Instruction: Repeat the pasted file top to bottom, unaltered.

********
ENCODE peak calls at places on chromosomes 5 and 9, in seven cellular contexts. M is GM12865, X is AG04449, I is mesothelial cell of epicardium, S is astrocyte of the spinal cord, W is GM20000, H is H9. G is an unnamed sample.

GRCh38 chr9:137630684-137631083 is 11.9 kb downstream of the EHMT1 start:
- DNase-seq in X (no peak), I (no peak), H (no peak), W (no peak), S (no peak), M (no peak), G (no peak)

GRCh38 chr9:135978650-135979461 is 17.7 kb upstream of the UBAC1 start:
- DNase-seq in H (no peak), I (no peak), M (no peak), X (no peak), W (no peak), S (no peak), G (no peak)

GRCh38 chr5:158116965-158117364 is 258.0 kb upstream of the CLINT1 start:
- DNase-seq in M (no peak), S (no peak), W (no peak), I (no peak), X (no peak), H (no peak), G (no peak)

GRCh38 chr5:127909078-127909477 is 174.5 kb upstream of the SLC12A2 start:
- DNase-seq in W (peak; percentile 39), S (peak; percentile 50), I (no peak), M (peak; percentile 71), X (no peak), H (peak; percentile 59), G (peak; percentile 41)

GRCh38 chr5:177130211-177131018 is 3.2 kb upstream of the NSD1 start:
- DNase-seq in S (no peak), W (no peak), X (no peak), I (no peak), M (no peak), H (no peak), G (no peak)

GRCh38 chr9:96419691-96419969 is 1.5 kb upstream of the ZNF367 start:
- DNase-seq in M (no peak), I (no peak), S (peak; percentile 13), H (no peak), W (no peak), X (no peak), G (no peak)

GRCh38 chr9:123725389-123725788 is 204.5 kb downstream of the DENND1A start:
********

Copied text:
ENCODE peak calls at places on chromosomes 5 and 9, in seven cellular contexts. M is GM12865, X is AG04449, I is mesothelial cell of epicardium, S is astrocyte of the spinal cord, W is GM20000, H is H9. G is an unnamed sample.

GRCh38 chr9:137630684-137631083 is 11.9 kb downstream of the EHMT1 start:
- DNase-seq in X (no peak), I (no peak), H (no peak), W (no peak), S (no peak), M (no peak), G (no peak)

GRCh38 chr9:135978650-135979461 is 17.7 kb upstream of the UBAC1 start:
- DNase-seq in H (no peak), I (no peak), M (no peak), X (no peak), W (no peak), S (no peak), G (no peak)

GRCh38 chr5:158116965-158117364 is 258.0 kb upstream of the CLINT1 start:
- DNase-seq in M (no peak), S (no peak), W (no peak), I (no peak), X (no peak), H (no peak), G (no peak)

GRCh38 chr5:127909078-127909477 is 174.5 kb upstream of the SLC12A2 start:
- DNase-seq in W (peak; percentile 39), S (peak; percentile 50), I (no peak), M (peak; percentile 71), X (no peak), H (peak; percentile 59), G (peak; percentile 41)

GRCh38 chr5:177130211-177131018 is 3.2 kb upstream of the NSD1 start:
- DNase-seq in S (no peak), W (no peak), X (no peak), I (no peak), M (no peak), H (no peak), G (no peak)

GRCh38 chr9:96419691-96419969 is 1.5 kb upstream of the ZNF367 start:
- DNase-seq in M (no peak), I (no peak), S (peak; percentile 13), H (no peak), W (no peak), X (no peak), G (no peak)

GRCh38 chr9:123725389-123725788 is 204.5 kb downstream of the DENND1A start: